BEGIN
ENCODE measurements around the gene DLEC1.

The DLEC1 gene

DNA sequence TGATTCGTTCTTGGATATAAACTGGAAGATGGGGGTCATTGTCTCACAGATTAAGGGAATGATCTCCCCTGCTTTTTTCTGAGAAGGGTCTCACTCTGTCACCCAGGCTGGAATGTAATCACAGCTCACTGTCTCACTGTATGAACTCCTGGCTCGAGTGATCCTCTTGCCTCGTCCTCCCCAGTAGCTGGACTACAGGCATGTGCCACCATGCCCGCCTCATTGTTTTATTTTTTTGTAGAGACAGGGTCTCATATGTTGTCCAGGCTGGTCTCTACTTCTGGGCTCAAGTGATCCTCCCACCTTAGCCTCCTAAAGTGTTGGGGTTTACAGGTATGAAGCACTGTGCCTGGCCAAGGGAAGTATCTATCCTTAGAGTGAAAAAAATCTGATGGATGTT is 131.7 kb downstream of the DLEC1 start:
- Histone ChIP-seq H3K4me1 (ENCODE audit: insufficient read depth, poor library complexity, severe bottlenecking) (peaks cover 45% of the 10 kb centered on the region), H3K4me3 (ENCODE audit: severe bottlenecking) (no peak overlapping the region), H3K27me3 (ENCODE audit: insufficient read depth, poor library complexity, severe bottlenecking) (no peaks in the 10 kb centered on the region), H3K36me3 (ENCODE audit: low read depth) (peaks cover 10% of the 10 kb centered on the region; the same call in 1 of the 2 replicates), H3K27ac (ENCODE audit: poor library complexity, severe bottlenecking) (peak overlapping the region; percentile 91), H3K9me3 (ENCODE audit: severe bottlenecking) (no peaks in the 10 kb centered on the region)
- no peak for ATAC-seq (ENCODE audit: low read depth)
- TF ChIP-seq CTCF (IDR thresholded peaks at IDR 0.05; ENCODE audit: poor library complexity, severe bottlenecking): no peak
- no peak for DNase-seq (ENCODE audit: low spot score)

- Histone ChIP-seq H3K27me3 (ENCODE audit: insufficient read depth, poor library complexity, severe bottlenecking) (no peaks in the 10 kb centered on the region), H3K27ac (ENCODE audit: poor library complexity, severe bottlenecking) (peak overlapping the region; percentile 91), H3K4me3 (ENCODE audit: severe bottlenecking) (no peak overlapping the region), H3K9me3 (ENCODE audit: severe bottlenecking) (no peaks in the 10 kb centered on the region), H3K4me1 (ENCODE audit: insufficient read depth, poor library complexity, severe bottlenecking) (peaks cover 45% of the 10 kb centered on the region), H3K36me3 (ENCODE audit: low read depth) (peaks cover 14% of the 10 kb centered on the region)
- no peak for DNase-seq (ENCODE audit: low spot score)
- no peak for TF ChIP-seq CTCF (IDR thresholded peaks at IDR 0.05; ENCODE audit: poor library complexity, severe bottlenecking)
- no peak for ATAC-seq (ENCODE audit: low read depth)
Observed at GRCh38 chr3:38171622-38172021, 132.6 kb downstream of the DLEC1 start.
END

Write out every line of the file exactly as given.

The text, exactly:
ENCODE measurements around the gene DLEC1.

The DLEC1 gene

DNA sequence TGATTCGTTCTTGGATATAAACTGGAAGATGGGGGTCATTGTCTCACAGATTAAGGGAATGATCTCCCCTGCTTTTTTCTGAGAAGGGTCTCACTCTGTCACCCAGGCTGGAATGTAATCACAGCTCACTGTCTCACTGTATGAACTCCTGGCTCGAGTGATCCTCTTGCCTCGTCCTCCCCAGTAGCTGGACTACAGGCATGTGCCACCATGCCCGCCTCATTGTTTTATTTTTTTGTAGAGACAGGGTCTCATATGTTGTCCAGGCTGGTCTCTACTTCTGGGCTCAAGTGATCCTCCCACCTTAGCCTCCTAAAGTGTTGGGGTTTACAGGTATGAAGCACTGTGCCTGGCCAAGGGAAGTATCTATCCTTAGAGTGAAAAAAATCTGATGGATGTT is 131.7 kb downstream of the DLEC1 start:
- Histone ChIP-seq H3K4me1 (ENCODE audit: insufficient read depth, poor library complexity, severe bottlenecking) (peaks cover 45% of the 10 kb centered on the region), H3K4me3 (ENCODE audit: severe bottlenecking) (no peak overlapping the region), H3K27me3 (ENCODE audit: insufficient read depth, poor library complexity, severe bottlenecking) (no peaks in the 10 kb centered on the region), H3K36me3 (ENCODE audit: low read depth) (peaks cover 10% of the 10 kb centered on the region; the same call in 1 of the 2 replicates), H3K27ac (ENCODE audit: poor library complexity, severe bottlenecking) (peak overlapping the region; percentile 91), H3K9me3 (ENCODE audit: severe bottlenecking) (no peaks in the 10 kb centered on the region)
- no peak for ATAC-seq (ENCODE audit: low read depth)
- TF ChIP-seq CTCF (IDR thresholded peaks at IDR 0.05; ENCODE audit: poor library complexity, severe bottlenecking): no peak
- no peak for DNase-seq (ENCODE audit: low spot score)

- Histone ChIP-seq H3K27me3 (ENCODE audit: insufficient read depth, poor library complexity, severe bottlenecking) (no peaks in the 10 kb centered on the region), H3K27ac (ENCODE audit: poor library complexity, severe bottlenecking) (peak overlapping the region; percentile 91), H3K4me3 (ENCODE audit: severe bottlenecking) (no peak overlapping the region), H3K9me3 (ENCODE audit: severe bottlenecking) (no peaks in the 10 kb centered on the region), H3K4me1 (ENCODE audit: insufficient read depth, poor library complexity, severe bottlenecking) (peaks cover 45% of the 10 kb centered on the region), H3K36me3 (ENCODE audit: low read depth) (peaks cover 14% of the 10 kb centered on the region)
- no peak for DNase-seq (ENCODE audit: low spot score)
- no peak for TF ChIP-seq CTCF (IDR thresholded peaks at IDR 0.05; ENCODE audit: poor library complexity, severe bottlenecking)
- no peak for ATAC-seq (ENCODE audit: low read depth)
Observed at GRCh38 chr3:38171622-38172021, 132.6 kb downstream of the DLEC1 start.